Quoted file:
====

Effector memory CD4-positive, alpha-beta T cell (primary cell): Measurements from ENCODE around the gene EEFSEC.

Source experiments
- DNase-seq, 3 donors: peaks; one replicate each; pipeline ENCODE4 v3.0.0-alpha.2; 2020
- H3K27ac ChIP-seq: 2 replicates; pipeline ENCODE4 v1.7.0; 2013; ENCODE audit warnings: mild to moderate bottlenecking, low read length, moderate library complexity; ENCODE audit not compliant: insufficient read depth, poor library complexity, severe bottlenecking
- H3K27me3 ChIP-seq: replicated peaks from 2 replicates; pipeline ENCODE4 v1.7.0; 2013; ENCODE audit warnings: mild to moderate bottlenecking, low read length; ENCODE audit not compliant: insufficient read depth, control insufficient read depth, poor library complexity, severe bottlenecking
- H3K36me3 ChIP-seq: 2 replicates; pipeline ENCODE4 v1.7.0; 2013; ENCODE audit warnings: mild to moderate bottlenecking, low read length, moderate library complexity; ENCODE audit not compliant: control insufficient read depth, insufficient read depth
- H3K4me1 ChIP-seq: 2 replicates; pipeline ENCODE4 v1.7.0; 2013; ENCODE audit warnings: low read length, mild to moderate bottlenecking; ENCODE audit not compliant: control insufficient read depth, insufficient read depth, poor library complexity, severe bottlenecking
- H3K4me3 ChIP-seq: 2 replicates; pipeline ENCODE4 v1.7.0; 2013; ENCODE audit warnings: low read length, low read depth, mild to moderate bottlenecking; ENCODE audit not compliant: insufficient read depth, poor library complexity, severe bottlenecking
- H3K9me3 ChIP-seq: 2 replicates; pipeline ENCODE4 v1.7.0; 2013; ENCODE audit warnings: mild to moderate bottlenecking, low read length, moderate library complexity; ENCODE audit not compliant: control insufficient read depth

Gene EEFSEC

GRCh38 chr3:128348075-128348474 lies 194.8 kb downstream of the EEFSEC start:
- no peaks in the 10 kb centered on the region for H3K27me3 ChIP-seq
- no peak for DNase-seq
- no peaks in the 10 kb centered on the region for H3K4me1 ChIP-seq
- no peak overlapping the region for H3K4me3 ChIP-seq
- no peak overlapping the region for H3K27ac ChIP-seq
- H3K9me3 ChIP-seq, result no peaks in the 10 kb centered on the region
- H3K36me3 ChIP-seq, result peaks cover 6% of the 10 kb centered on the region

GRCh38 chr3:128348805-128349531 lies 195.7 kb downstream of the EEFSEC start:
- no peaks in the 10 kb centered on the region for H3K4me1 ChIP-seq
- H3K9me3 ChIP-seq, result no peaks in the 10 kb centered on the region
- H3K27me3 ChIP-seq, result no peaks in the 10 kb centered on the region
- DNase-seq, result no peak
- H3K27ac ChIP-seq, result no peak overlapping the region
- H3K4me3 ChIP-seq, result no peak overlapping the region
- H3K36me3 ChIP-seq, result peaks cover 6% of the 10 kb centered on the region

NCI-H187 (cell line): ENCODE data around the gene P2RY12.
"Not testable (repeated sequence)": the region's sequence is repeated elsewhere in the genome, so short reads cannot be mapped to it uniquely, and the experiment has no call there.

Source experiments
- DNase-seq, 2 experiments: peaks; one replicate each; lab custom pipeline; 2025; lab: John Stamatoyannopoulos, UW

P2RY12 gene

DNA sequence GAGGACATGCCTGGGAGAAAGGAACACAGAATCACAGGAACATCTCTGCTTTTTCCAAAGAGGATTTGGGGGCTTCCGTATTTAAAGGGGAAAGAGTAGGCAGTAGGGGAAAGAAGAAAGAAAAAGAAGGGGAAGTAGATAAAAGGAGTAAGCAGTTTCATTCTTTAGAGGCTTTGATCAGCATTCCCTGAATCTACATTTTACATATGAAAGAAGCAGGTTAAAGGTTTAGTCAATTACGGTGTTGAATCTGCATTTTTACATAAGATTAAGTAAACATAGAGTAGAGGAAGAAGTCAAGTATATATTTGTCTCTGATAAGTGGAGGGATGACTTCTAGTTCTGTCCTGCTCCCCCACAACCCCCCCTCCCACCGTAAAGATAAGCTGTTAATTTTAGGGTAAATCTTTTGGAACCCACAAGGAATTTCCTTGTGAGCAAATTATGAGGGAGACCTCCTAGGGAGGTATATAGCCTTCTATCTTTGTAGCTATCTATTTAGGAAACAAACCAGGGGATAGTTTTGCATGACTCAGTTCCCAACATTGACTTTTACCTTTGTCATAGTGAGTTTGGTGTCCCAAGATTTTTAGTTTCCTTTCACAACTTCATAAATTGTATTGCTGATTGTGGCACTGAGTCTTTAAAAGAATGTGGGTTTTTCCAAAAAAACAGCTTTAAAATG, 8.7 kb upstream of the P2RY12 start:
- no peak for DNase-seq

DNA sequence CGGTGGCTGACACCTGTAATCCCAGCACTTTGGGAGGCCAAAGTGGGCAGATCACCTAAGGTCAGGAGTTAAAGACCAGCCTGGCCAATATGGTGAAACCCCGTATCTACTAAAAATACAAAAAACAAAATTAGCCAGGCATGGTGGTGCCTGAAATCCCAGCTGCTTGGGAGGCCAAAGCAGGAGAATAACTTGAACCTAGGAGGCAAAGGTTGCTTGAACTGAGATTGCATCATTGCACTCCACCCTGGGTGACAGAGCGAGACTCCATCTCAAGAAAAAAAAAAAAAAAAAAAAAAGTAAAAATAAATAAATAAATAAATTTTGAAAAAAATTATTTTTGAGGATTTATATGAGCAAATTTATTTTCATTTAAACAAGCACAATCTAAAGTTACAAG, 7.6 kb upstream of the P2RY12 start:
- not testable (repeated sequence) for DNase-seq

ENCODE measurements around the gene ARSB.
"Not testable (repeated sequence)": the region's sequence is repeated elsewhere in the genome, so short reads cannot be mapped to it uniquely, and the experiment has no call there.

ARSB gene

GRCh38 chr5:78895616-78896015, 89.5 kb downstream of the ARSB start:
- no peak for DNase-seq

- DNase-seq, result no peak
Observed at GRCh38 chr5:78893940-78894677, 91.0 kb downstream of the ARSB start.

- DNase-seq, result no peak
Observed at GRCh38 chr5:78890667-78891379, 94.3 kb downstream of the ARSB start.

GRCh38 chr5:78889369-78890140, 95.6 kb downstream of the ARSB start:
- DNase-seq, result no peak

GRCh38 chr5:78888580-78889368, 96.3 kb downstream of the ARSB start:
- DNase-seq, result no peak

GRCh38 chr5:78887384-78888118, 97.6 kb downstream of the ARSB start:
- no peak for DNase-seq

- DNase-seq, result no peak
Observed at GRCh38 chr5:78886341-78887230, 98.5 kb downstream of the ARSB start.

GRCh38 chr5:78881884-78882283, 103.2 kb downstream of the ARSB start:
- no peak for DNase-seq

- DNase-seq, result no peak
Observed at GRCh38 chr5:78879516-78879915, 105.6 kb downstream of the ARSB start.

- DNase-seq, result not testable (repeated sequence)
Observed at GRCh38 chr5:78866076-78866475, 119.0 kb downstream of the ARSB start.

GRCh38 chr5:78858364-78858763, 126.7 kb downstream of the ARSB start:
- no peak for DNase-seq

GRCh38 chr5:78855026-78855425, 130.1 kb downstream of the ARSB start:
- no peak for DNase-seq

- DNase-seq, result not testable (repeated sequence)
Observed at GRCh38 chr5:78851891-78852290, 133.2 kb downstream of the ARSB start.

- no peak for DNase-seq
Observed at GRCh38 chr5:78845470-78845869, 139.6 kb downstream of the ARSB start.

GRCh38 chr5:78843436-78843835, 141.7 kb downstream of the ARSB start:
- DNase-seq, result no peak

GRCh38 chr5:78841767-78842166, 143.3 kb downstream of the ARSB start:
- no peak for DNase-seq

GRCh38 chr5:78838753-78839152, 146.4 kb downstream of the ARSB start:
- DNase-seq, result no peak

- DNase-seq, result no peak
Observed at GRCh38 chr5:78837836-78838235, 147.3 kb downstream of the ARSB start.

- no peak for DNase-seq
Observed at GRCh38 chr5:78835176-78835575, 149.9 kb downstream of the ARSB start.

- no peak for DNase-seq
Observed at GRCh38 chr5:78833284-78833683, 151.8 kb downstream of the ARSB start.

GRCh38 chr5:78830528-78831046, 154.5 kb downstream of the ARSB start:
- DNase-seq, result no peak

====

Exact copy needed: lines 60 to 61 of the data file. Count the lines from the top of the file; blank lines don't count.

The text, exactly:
- no peak for DNase-seq

GRCh38 chr5:78855026-78855425, 130.1 kb downstream of the ARSB start: